20.  That one thing remained for me which, perhaps, some men of bold, and energetic, and magnanimous mind will say,—“You should have struggled, you should have resisted, you should have fought to the death.” With respect to which idea, I call you to witness, you my country, and you, O household gods, and gods of my country, that it was for the sake of your abodes and temples, that it was on account of the safety of my own fellow-citizens, which has always been dearer to me than my own life, that I avoided combat and bloodshed. In truth, O judges, if it had happened to me when I was sailing in some ship with my friends, that many pirates coming from many parts threatened to overwhelm that vessel with their fleets, unless they surrendered me alone to them; if the crew had refused to do so, and had preferred rather to perish with me than to surrender me to the enemy, I should have thrown myself into the sea in order to save the rest, rather than bring those who were so devoted to me, if not to certain death, at all events into great danger of their lives.  But when, after the helm had been wrested from the senate, so many armed fleets appeared ready to attack the vessel of the republic, tossed about on the deep by the tempests of sedition and discord, unless I alone were surrendered; when proscription, and plunder, and massacre were threatened; when some stood aloof from defending me from suspicion that their doing so might bring themselves into danger, and some were prompted by their long-standing hatred of all good men, and some envied me, and some thought that I was in their way, and some wished to revenge some grief or other which they had suffered, and some were influenced by hatred of the republic itself, and of the present state and tranquillity of good men, and on account of all these numerous and various causes were demanding me alone to be given up to them,—was I to fight against them to the extreme, I will not say destruction, but danger at all events, of you and your children, rather than by myself encounter and endure on behalf of all that evil which was impending over all?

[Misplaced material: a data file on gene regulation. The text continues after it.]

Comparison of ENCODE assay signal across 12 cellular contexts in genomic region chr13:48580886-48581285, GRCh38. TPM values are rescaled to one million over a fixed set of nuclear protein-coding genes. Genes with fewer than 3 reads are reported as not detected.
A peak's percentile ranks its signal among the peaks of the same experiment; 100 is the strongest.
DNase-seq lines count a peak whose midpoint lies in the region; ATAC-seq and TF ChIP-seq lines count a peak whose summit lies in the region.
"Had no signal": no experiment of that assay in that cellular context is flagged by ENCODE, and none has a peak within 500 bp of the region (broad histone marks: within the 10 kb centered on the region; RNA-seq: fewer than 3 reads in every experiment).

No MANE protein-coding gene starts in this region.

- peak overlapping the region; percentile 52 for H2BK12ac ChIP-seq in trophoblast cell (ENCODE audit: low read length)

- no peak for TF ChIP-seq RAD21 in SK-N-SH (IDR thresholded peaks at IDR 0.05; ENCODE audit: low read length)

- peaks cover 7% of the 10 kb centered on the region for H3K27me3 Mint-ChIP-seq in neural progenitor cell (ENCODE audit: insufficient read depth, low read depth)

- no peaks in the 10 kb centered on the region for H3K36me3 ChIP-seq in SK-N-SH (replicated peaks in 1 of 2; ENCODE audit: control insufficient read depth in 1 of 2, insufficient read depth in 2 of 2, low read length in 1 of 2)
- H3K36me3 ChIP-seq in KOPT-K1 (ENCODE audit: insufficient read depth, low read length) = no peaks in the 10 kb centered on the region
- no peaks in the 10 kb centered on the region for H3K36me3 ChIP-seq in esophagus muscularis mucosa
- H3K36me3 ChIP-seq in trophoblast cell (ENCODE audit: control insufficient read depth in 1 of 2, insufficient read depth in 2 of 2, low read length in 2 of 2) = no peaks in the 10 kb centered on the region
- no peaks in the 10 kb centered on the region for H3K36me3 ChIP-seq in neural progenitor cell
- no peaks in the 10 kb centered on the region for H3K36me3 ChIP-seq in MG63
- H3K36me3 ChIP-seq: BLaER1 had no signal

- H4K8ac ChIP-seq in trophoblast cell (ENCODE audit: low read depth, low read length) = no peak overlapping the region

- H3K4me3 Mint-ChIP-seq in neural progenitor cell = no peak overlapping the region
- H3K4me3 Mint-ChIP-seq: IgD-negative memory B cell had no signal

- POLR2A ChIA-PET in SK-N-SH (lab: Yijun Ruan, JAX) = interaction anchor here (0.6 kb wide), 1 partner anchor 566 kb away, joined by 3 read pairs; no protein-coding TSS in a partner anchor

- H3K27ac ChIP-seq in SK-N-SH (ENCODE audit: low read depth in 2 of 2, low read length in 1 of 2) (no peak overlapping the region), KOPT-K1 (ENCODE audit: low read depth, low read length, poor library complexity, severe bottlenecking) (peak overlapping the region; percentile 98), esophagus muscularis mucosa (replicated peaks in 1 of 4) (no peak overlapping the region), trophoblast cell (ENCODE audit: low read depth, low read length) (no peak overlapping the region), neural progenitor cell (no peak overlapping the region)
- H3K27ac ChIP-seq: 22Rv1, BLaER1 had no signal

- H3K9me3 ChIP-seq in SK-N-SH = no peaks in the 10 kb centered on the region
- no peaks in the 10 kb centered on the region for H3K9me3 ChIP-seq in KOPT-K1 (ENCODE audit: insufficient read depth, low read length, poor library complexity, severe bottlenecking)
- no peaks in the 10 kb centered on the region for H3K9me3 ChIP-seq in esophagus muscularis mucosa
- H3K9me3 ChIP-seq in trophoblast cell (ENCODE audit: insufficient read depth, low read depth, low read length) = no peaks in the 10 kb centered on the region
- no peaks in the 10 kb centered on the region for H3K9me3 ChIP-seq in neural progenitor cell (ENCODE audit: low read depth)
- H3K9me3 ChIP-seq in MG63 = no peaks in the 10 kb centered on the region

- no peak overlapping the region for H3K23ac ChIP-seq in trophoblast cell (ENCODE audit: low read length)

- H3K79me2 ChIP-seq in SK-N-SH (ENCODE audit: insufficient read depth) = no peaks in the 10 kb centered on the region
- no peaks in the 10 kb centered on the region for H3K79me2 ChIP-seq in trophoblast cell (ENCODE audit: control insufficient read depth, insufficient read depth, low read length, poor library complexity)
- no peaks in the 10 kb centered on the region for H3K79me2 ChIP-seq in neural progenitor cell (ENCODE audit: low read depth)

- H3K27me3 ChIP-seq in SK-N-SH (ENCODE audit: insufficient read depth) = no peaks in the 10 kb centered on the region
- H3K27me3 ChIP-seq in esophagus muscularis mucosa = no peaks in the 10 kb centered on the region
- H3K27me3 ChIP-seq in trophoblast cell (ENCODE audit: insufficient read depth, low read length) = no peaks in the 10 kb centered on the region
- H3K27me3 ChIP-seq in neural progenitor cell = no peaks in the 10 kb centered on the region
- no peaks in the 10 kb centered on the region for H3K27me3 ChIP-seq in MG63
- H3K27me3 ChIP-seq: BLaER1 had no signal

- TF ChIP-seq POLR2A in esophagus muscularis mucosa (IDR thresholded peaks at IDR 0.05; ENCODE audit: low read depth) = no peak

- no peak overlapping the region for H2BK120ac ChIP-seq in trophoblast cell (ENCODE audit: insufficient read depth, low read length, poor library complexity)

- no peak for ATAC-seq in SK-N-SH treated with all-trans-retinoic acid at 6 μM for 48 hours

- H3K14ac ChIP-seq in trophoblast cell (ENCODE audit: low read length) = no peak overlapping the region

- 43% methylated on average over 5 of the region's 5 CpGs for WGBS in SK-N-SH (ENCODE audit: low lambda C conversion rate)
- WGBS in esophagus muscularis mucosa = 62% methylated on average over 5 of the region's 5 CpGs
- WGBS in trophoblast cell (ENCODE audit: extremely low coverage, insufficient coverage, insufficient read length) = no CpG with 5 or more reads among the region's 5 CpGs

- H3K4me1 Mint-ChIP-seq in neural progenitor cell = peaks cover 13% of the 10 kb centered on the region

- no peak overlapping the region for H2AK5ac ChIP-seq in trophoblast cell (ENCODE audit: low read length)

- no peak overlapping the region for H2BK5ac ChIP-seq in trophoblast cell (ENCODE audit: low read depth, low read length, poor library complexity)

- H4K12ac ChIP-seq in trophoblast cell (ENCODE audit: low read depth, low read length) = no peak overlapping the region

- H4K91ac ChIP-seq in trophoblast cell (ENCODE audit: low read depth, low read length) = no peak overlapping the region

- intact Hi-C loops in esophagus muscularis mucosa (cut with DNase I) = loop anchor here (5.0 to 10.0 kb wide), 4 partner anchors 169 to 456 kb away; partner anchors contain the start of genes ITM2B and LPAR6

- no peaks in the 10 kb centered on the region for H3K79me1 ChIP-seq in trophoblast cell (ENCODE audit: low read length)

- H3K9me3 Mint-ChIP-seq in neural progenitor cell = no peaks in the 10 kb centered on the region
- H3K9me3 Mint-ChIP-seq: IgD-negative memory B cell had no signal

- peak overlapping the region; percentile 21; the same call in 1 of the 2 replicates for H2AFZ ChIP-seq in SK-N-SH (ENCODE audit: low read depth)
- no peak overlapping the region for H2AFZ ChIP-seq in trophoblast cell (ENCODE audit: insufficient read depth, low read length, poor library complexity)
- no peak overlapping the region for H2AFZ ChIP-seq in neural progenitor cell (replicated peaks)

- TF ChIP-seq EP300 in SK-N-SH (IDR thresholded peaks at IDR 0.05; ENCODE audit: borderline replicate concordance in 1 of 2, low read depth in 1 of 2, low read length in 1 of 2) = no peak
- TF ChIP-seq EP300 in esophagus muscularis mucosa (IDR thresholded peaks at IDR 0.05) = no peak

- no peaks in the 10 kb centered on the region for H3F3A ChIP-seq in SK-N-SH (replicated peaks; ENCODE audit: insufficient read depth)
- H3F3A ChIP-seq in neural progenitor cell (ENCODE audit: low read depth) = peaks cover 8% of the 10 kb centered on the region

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THE SPEECH OF M. T. CICERO IN DEFENCE OF PUBLIUS SESTIUS.
THE SPEECH OF M. T. CICERO AGAINST PUBLIUS VATINIUS; CALLED ALSO, THE EXAMINATION OF PUBLIUS VATINIUS.
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